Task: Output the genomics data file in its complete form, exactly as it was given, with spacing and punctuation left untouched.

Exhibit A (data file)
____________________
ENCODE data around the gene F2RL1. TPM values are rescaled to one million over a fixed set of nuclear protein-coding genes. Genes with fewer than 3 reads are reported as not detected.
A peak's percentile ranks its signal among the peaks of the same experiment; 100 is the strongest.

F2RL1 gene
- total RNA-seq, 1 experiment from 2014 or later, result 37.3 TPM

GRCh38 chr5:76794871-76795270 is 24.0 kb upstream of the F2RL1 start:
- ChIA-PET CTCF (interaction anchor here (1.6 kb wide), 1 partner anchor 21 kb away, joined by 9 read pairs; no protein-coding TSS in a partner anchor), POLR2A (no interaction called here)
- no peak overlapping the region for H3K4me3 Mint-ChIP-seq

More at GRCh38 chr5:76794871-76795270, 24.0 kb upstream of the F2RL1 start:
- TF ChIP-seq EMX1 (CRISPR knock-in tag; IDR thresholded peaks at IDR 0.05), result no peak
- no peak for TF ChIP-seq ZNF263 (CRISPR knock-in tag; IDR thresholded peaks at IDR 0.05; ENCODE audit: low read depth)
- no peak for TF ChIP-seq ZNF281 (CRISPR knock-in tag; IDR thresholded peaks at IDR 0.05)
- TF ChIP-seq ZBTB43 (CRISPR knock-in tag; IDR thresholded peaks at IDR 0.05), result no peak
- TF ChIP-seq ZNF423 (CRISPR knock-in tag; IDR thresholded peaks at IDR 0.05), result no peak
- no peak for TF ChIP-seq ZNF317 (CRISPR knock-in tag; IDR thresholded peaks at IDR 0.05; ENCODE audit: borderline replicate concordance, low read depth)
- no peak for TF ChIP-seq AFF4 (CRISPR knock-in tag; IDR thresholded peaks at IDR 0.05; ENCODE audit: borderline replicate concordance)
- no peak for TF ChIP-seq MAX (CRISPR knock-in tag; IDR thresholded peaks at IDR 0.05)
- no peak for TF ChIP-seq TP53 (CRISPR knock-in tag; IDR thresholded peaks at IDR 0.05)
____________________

ENCODE data around the gene F2RL1. TPM values are rescaled to one million over a fixed set of nuclear protein-coding genes. Genes with fewer than 3 reads are reported as not detected.
A peak's percentile ranks its signal among the peaks of the same experiment; 100 is the strongest.

F2RL1 gene
- total RNA-seq, 1 experiment from 2014 or later, result 37.3 TPM

GRCh38 chr5:76794871-76795270 is 24.0 kb upstream of the F2RL1 start:
- ChIA-PET CTCF (interaction anchor here (1.6 kb wide), 1 partner anchor 21 kb away, joined by 9 read pairs; no protein-coding TSS in a partner anchor), POLR2A (no interaction called here)
- no peak overlapping the region for H3K4me3 Mint-ChIP-seq

More at GRCh38 chr5:76794871-76795270, 24.0 kb upstream of the F2RL1 start:
- TF ChIP-seq EMX1 (CRISPR knock-in tag; IDR thresholded peaks at IDR 0.05), result no peak
- no peak for TF ChIP-seq ZNF263 (CRISPR knock-in tag; IDR thresholded peaks at IDR 0.05; ENCODE audit: low read depth)
- no peak for TF ChIP-seq ZNF281 (CRISPR knock-in tag; IDR thresholded peaks at IDR 0.05)
- TF ChIP-seq ZBTB43 (CRISPR knock-in tag; IDR thresholded peaks at IDR 0.05), result no peak
- TF ChIP-seq ZNF423 (CRISPR knock-in tag; IDR thresholded peaks at IDR 0.05), result no peak
- no peak for TF ChIP-seq ZNF317 (CRISPR knock-in tag; IDR thresholded peaks at IDR 0.05; ENCODE audit: borderline replicate concordance, low read depth)
- no peak for TF ChIP-seq AFF4 (CRISPR knock-in tag; IDR thresholded peaks at IDR 0.05; ENCODE audit: borderline replicate concordance)
- no peak for TF ChIP-seq MAX (CRISPR knock-in tag; IDR thresholded peaks at IDR 0.05)
- no peak for TF ChIP-seq TP53 (CRISPR knock-in tag; IDR thresholded peaks at IDR 0.05)